Don’t call Brennan handicapped

He considers himself to be handi-capable.

Brennan Srisirikul, who was born with cerebral palsy, is an actor, singer, and motivational speaker. — Gabrielle Mannino

Twenty-six-year-old Brennan Srisirikul is a singer, actor, and a self-proclaimed roller. At birth he was diagnosed with cerebral palsy, requiring him to use a wheelchair. He is also a role model. On Tuesday, April 10, he gave a motivational talk at the MVRHS library. Brennan came to make a statement. He delivered a message of bridging the gap on inclusion, diversity, and equality, and he did so with conviction, gusto, and heart.

Brennan Srisirikul, who was born with cerebral palsy, spoke about his experiences with his disability, diversity, and inclusion with students at the Martha’s Vineyard Regional High School Tuesday morning.

Some may consider Brennan to be handicapped, he considers himself to be handi-capable; he considers himself to be differently abled rather than disabled.

Brennan traveled to the Vineyard from his home in Boston. In addition to his acting and singing talents, he is an author who is also a representative for the LGBTQ community. He spoke to a room of mixed-grade students, and held their attention for the full 45-minute block.

“I was given a 10 percent chance of living, but as you can see, I’m still here, and I’m shining,” Brennan said, displaying a self-deprecating wit.

“I tried every trick in the book to hide as a kid — don’t ask me how, it’s not easy when you’re in a wheelchair — but I learned that my diversity is a gift. Looking back, I refused to go to camps for kids with disabilities, that was messed up, just denying or avoiding my disability. I was dying to feel included, but I didn’t want any part of being included with my own kind. I had a prejudice against disabled people because I so badly wanted to be in the majority.”

Brennan continued, “Diversity is the sharpest tool in our toolbox. We must use it as a light to let other people see the way. Your diversity is your gift; it is your catalysis to your success. By the way, I’m gay, if you haven’t noticed.”

Sequoia Ahren, left, grade 12, and Molly Baldino, grade 10, listen to Brennan Srisirikul speak at the MVRHS library Tuesday morning.

Brennan appealed to the girls, asking them to get involved with politics and to break barriers. “We can create more change, more women in public office. When I saw the March for Our Lives, I was encouraged. I hear all the time, ‘What do students know?’ But the truth is in their voice and energy. I say bring it. If we are backed by love, compassion, and kindness, we can only propel forward.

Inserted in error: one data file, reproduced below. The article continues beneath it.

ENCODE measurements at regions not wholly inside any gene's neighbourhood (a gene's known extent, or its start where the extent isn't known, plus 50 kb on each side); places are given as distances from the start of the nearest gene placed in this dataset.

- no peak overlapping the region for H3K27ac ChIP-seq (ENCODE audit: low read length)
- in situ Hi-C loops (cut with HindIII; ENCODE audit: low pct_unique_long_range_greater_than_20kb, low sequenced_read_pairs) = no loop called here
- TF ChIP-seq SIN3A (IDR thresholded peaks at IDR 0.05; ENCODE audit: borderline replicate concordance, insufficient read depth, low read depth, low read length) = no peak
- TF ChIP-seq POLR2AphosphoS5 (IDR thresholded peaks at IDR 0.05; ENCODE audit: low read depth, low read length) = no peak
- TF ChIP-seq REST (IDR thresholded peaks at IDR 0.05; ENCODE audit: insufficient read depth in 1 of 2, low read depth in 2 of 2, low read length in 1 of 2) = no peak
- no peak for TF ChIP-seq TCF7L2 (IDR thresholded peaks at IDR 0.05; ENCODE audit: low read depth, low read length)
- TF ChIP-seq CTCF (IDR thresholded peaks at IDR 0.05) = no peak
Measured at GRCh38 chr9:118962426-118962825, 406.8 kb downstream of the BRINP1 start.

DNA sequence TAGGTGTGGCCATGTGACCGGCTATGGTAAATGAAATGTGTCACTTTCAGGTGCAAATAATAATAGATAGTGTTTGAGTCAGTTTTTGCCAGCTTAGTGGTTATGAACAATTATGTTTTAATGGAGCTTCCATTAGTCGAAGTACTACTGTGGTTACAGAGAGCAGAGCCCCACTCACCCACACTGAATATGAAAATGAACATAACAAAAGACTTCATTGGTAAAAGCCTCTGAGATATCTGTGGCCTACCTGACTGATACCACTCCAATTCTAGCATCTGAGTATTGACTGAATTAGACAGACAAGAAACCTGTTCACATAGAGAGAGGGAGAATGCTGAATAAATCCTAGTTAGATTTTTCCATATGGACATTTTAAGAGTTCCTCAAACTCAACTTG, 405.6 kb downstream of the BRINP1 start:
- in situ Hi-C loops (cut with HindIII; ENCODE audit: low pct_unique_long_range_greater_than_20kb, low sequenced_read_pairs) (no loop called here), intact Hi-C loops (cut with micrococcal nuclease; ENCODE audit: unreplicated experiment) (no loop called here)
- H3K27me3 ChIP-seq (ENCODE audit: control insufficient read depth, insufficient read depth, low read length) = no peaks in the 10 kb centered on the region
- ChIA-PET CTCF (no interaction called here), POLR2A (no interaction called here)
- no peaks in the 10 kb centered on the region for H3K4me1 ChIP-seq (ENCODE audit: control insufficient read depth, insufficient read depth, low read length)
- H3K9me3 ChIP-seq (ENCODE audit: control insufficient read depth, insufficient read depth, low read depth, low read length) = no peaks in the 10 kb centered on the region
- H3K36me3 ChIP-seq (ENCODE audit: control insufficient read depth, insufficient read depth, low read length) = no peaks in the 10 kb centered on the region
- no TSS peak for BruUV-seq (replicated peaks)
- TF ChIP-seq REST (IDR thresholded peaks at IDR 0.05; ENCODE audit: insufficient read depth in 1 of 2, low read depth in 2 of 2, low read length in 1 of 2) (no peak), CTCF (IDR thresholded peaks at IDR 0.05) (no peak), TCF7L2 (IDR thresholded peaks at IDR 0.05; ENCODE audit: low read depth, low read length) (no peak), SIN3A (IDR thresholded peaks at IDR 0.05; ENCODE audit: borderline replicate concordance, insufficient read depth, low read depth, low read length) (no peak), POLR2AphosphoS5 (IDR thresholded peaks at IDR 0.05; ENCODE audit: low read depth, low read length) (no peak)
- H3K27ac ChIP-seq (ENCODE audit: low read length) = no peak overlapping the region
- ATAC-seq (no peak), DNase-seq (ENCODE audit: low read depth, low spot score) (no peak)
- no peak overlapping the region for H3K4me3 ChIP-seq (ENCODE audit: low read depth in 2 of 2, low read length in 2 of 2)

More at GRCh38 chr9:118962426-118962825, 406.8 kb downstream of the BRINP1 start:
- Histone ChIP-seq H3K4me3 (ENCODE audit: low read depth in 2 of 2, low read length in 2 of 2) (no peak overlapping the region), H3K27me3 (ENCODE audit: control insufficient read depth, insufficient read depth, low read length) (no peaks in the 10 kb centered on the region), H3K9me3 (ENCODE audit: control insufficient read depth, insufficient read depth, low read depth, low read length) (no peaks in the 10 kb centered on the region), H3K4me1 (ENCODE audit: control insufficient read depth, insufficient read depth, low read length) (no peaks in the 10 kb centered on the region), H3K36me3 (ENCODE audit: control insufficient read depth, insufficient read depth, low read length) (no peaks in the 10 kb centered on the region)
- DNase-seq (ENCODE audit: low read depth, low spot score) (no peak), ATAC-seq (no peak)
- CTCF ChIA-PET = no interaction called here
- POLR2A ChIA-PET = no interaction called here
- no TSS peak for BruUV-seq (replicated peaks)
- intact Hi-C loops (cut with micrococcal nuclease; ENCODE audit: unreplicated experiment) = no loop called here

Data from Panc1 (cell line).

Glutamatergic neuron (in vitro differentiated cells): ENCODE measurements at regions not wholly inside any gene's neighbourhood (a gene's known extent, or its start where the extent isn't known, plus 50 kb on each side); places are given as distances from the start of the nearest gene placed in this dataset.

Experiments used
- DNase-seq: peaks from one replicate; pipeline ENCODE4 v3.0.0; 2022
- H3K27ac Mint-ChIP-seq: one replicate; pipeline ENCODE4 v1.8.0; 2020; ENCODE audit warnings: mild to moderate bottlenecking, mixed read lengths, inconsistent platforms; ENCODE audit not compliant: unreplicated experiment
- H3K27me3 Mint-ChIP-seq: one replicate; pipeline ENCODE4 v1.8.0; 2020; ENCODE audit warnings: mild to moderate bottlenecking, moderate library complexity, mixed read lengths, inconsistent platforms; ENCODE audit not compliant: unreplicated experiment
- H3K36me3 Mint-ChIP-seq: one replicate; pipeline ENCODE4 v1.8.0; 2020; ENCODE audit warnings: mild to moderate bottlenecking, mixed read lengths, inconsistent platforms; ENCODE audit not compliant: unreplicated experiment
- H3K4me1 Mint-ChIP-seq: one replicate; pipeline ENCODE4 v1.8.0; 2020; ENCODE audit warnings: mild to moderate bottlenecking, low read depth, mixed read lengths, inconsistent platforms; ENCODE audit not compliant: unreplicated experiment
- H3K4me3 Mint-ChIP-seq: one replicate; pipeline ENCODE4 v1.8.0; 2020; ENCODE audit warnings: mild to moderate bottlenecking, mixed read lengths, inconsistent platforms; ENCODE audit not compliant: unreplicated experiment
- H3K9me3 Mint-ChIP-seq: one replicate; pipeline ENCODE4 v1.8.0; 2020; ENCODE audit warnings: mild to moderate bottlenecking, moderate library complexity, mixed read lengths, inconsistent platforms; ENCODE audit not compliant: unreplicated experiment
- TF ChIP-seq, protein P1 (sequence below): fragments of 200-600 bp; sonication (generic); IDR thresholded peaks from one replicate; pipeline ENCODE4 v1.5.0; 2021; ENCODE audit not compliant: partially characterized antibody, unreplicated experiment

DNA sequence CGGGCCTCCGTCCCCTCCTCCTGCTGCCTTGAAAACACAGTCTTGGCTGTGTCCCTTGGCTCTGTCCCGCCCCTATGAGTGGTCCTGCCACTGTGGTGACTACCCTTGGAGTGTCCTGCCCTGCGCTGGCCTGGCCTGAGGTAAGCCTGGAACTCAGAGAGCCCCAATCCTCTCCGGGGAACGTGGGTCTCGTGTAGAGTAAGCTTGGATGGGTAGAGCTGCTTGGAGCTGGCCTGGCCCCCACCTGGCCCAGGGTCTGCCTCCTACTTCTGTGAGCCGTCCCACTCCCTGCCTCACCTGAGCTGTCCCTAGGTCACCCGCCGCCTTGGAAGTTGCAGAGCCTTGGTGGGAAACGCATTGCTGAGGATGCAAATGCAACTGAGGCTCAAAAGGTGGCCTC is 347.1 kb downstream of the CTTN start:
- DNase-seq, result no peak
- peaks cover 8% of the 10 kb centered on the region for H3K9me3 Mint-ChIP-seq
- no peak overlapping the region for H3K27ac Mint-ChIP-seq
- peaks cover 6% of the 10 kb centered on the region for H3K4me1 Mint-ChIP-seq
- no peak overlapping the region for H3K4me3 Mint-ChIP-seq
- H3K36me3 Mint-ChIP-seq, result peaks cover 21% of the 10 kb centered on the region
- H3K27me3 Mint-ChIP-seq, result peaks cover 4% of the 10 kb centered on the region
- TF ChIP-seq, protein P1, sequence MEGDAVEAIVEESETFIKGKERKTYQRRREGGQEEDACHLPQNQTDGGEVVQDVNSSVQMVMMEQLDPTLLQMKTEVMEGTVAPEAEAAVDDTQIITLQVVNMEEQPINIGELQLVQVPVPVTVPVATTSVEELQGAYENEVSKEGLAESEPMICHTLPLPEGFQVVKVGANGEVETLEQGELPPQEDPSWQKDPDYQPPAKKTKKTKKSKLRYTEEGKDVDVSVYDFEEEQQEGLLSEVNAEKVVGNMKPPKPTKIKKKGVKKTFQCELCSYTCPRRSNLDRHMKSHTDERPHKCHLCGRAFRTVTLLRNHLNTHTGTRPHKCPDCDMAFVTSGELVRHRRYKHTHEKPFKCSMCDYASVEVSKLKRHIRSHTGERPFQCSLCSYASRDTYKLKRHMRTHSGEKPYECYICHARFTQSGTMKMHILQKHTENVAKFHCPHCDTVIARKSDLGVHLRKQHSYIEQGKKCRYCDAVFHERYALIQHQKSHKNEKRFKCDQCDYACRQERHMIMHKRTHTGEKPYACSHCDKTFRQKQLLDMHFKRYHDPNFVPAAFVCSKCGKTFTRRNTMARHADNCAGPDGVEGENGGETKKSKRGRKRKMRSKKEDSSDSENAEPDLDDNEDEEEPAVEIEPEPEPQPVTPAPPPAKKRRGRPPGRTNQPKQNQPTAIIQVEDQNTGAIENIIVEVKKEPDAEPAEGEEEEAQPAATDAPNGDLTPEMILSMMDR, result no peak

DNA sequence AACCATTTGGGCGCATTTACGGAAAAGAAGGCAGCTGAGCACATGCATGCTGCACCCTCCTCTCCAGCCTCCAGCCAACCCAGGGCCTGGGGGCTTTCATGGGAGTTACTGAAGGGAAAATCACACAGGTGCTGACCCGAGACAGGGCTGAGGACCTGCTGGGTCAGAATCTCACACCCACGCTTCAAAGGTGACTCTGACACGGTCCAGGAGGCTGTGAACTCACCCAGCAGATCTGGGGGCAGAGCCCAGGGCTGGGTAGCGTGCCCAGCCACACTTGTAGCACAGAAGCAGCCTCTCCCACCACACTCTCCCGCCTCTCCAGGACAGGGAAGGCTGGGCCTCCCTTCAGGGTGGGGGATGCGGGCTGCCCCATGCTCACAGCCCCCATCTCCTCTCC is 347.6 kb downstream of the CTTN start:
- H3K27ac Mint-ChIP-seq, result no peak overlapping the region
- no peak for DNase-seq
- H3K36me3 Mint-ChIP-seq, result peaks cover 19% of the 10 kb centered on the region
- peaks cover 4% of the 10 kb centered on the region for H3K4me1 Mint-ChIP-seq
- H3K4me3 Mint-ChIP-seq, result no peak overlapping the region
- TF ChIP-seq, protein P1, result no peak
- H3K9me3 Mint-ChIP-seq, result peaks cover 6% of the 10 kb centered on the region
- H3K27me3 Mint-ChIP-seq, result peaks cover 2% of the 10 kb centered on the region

“Everyone wants to feel seen and heard. Inclusion is basic,” he said. “It boggles my mind how basic it is. How I wanted to just fit in as a kid, but finally you wake up and realize you can’t fit a round peg through a square hole.

“When people say, I don’t see color, I say you need to see their color. It is a part of them, their heritage, that’s what makes them a whole person. Once we start to accept people for who they are, we are all shining. Creating space in our mind for everyone makes the world a safer place. Not to survive but to strive. When I see your faces,” he said to the students, looking around the library, “I want to see you thrive, and we need to find a way to say, I am here, and I am beautiful and I refuse to hide.”

“You,” he said pointedly, “are the game changers, literally; don’t let anyone tell you differently. It comes from self-love. You look into the mirror and say, I love you. You are so fabulous you are unreal, and the gift you have to share is earth-shattering. We have nothing to prove, only to share.”

Brennan finished his presentation with, “Why would I ever want to fit in, when I can stand out?”


Q and A with Brennan Srisirikul

Q. If you had to change anything about your high school experience, what would you do?

A. I would have taken ownership of my diversity. People sense insecurity. But after … in college, owning it was a game changer.

Q. What advice do you have to students without diversity, or challenges?

A. We all have some diversity; if not, you are saying you are privileged, and your job is to bridge the divide. Reach out to include. I know nothing about living as a black man or woman, so I lean on my black friends to find out how best I can support them

Q.How did you start with your acting career?

A. I saw “Lion King” at age 4, and have been singing and acting ever since.

A. Can you tell us more about the challenges in the industry for people with disabilities who face being overlooked for able-bodied actors?

Q. Yes, I say if we can’t represent ourselves, you are robbing us of a career, and it is the worst. If we can’t play ourselves, who are we going to play? By having able-bodied actors “cripping up” [playing disabled], we really present the notion that a disability is a costume or technical skill, when it is a lived experience. If you are watching someone play deaf, they are naturally acting differently than someone who has signed their whole life, who has lived in their shoes.

Q. You wrote a book for children. Is it important to you that young people understand early in life how and why it’s important to reach out to everyone?

A. The reason I wrote a children’s book came after I realized there were no publications that represented me. “You, Me, Weeeee!” is about inclusion, and inclusion is about everyone. I want to create further space for representation and the true meaning of genuine inclusion.

Q. What do you say to students with invisible disabilities?

A. They are hard to approach; they are hiding or denying their disability. I say, Ask why? Then lean in and be kind.


Brennan Srisirikul: